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14 Common Interior Design Problems — And Expert Advice on How to Fix Them


Got a burning interior design question you’ve been dying to ask an expert? Whether you’re looking for ways to style your uninviting entry hall or wondering which indoor plants would look best in your home, interior stylists and designers Christina Symes and Jessica Stewart from We Are Triibe are here to answer all your decorating and design inquiries.

Making an Entrance

Q: I have been toying with the idea of painting my front door, but I don’t know what color I should choose. Are there any colors that you love at the moment that you could suggest?

A: Painting your front door a unique color is a great way to give your home personality, especially when you live in a home with old foundations. It gives the entry a new and welcoming lease of life. Right now, our two favorite colors to use on a front door are olive green and soft shades of nude for a more understated look.

Setting the Scene

Q: Our entryway at home is empty and desperately needs to be decorated, but I don’t know where to start. Should I follow the same scheme which exists throughout my house for my hallway?

A: Although it’s not necessary to stick to a theme, it is always nice for an entrance to flow cohesively into the space it enters. Keep this in mind to ensure the scheme you create doesn’t look disjointed from the rest of your home. Use small styling details such as wall hooks, floor baskets, narrow benches, or rug runners to bring the entry space together. Pair with larger pieces such as mirrors or artwork to help create a welcoming entrance area. When selecting art, choose something that will give a striking first impression — think big and bold.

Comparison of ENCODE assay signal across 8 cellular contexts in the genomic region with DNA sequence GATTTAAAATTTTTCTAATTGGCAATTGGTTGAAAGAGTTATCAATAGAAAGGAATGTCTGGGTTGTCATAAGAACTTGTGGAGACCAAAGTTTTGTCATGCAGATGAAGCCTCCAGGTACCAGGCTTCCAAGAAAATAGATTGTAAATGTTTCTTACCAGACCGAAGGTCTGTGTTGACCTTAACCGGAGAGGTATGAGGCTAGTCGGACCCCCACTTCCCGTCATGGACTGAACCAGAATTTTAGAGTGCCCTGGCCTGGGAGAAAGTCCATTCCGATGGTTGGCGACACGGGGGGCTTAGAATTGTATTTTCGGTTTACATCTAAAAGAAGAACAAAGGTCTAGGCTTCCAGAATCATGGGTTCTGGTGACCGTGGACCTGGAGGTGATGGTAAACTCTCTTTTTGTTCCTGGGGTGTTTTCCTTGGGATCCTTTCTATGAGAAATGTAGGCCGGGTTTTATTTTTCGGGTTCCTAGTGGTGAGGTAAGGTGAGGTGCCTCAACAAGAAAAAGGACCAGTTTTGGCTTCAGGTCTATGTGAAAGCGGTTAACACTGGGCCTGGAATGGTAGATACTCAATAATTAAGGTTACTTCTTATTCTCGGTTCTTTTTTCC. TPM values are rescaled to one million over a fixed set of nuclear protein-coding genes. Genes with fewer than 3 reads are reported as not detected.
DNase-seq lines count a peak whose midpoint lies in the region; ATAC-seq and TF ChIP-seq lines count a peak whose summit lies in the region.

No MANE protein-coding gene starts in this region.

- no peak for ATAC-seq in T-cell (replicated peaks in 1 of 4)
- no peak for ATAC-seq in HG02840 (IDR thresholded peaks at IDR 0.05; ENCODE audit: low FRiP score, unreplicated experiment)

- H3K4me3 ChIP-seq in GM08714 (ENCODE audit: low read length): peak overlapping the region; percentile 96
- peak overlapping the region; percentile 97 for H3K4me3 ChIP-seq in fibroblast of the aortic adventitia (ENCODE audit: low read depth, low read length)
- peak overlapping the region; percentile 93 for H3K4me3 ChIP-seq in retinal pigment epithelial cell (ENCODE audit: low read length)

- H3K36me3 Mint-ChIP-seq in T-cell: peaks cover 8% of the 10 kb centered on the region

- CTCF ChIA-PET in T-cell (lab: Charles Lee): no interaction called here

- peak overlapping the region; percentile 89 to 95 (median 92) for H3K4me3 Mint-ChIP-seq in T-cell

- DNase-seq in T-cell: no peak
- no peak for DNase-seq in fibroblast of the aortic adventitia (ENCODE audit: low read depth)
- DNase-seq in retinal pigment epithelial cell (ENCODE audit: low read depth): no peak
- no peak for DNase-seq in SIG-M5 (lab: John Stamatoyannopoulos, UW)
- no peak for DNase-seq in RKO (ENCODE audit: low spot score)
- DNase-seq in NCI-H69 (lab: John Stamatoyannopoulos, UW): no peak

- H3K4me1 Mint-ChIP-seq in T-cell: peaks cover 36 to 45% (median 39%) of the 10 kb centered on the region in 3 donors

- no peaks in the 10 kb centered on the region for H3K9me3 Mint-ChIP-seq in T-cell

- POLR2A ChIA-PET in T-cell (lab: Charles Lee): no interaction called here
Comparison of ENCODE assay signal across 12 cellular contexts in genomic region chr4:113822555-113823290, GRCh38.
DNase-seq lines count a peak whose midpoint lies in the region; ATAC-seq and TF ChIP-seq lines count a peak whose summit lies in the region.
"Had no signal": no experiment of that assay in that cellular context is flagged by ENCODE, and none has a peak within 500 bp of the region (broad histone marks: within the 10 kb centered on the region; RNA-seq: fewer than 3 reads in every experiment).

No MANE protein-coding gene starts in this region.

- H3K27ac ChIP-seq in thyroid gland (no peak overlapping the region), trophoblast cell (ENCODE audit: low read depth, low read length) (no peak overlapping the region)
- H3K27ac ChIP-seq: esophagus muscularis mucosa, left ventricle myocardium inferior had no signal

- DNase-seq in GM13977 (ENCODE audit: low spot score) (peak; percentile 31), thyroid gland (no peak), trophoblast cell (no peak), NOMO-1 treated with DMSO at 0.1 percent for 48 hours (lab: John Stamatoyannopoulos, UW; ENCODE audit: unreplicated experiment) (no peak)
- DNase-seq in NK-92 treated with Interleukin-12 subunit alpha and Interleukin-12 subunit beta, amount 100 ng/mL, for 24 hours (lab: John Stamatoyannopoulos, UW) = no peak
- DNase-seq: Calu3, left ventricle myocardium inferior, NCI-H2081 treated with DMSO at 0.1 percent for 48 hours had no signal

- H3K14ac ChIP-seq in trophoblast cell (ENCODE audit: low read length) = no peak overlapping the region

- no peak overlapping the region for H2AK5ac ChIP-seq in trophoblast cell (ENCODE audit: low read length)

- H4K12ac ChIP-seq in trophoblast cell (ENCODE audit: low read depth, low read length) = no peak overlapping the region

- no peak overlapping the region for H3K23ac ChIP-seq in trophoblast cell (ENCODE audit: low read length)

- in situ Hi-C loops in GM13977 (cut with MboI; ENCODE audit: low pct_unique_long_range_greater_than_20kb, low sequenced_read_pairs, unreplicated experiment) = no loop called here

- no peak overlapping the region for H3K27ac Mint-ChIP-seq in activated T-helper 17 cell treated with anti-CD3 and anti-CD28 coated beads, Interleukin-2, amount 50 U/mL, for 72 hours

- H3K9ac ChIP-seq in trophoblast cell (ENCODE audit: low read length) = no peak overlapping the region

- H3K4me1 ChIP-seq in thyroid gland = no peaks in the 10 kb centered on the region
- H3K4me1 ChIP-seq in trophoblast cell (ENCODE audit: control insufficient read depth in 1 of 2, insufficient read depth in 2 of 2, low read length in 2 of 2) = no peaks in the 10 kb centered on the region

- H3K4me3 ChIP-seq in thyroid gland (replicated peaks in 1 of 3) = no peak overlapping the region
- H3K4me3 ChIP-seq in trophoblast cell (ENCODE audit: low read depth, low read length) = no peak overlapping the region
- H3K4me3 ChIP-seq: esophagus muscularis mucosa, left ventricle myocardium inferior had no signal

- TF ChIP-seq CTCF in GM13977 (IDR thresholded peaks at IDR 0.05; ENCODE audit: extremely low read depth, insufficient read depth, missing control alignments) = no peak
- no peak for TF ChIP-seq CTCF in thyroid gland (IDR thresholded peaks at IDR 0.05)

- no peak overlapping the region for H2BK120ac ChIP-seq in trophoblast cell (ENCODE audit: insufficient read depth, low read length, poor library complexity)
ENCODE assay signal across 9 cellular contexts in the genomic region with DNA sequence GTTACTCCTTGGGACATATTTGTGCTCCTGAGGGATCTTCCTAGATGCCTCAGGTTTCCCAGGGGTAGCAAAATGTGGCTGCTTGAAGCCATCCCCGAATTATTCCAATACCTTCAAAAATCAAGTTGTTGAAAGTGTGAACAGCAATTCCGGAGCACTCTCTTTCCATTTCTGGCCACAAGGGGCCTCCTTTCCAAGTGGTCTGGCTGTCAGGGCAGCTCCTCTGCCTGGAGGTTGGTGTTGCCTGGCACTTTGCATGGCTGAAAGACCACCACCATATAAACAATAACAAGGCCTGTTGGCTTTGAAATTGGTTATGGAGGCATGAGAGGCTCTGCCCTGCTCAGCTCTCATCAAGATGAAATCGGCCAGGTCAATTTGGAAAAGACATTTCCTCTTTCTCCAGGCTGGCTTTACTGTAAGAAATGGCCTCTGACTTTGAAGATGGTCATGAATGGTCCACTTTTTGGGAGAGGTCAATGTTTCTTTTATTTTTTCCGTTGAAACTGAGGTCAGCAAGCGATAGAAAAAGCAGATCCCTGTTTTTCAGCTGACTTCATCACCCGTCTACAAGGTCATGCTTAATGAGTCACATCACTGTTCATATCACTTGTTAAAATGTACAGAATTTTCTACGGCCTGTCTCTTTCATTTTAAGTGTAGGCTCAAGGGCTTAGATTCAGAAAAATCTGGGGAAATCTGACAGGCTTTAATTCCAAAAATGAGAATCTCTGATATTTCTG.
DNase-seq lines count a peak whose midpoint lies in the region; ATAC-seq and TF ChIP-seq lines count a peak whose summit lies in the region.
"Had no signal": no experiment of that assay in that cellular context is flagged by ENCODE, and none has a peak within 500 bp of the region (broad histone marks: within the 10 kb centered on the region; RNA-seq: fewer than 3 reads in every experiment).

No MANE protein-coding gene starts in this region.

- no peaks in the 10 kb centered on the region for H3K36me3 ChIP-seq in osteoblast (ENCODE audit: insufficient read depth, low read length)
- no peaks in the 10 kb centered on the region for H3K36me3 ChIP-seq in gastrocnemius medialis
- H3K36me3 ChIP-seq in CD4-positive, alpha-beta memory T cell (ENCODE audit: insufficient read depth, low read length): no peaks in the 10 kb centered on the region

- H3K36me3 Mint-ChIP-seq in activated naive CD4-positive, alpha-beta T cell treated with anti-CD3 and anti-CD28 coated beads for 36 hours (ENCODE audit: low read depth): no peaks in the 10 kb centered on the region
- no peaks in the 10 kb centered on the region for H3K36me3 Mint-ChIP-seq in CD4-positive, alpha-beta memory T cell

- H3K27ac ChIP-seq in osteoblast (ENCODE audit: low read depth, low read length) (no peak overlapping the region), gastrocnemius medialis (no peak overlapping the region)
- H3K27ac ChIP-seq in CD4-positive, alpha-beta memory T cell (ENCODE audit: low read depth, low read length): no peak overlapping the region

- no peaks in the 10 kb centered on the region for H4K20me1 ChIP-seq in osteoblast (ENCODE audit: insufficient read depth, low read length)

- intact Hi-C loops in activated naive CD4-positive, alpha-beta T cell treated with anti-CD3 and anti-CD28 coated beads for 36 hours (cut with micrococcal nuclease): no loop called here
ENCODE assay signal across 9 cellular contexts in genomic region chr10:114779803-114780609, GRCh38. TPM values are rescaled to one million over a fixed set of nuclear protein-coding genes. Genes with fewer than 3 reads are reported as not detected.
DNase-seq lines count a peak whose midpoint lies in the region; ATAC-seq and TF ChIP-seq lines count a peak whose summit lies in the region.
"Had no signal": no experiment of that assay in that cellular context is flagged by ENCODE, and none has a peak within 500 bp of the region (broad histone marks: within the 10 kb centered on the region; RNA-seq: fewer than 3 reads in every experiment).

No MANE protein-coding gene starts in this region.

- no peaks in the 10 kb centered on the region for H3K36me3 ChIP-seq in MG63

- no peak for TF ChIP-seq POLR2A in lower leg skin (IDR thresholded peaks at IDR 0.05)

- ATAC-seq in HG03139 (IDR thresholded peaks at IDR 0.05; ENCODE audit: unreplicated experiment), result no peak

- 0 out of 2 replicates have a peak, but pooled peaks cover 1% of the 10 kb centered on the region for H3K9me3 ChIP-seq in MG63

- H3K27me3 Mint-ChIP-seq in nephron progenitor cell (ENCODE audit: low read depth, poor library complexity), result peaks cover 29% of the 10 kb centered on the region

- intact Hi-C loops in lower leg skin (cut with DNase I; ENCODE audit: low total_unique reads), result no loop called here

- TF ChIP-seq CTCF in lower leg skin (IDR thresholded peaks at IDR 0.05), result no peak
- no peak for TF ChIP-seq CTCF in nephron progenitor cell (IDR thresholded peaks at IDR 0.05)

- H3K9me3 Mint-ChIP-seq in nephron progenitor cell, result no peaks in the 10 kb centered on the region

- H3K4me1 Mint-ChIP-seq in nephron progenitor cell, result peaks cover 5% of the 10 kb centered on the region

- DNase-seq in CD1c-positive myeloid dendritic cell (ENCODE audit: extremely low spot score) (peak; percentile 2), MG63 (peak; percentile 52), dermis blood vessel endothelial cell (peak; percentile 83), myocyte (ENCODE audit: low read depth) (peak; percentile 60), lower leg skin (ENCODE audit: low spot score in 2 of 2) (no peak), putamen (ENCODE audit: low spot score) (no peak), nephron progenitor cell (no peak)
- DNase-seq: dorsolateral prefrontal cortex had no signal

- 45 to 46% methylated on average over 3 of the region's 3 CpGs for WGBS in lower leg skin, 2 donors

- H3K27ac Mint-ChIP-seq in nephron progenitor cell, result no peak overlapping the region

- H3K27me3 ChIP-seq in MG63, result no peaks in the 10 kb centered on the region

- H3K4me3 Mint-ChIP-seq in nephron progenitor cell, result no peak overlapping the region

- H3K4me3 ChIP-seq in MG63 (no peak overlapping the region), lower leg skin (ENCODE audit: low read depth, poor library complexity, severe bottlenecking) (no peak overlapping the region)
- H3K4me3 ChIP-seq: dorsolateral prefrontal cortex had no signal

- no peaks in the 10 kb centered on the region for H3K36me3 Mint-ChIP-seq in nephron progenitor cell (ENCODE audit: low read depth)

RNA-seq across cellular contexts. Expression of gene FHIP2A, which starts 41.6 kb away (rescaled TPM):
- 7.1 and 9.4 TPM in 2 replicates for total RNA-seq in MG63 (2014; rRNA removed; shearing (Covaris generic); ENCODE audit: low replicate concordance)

Lighting the Way

Q: I’m looking to update the lighting throughout my home and would like some advice on the type of lighting to use for the entrance. What lighting makes a home’s entry feel welcoming?

A: We like to pair practical with something that creates a sense of warmth and a welcoming feeling. This can be achieved by adding a feature wall light. Alternatively, provided your entrance is long enough, a pendant light can be great to add a bit of character. Just be mindful not to place a pendant too close to the door, as it is important to have space as you enter to see it.

Style Stalemate

Q: My partner and I have differing tastes in style. How do we meet in the middle to create a cohesive home?

A: Blending styles can actually create a really interesting and layered space. First, identify the key furniture items that you would like to be the heroes in each room, and then introduce items with a complementing form and color palette. Also, be mindful of the scale of furniture that you pair together so the room feels balanced.

Trend Tragic

Q: I find myself buying into trends which I always seem to grow tired of after about 12 months. Can you recommend ways to avoid this?

A: Firstly, it’s best to identify what interior scheme you would like to create in your space, which will in turn help you purchase more mindfully and invest in pieces that will stand the test of time. It’s OK to buy into trends, but opting for soft furnishings like throws, cushions, and tabletop items will be less expensive to replace or give away at a later date.

New Home, Old Furniture

Q: I’ve recently moved into a newly renovated apartment and I’m finding that my mid-century furniture looks disjointed. Can you recommend ways to better incorporate it into the space?

A: The best ways to create a nice fusion of old and new interiors is to establish a balance of height, textures, and finishes throughout. Start by hanging artwork in frames that complement the furniture, and introduce softer, neutral furnishings, like curtains and textural rugs, that will tie the space together.

Kitchen Elevation

Q: When selecting finishes for my kitchen renovation, I’m trying to avoid playing it too safe, but I’m worried if I opt for something like a unique black backsplash, it will feel outdated too quickly. I’d love some advice on this!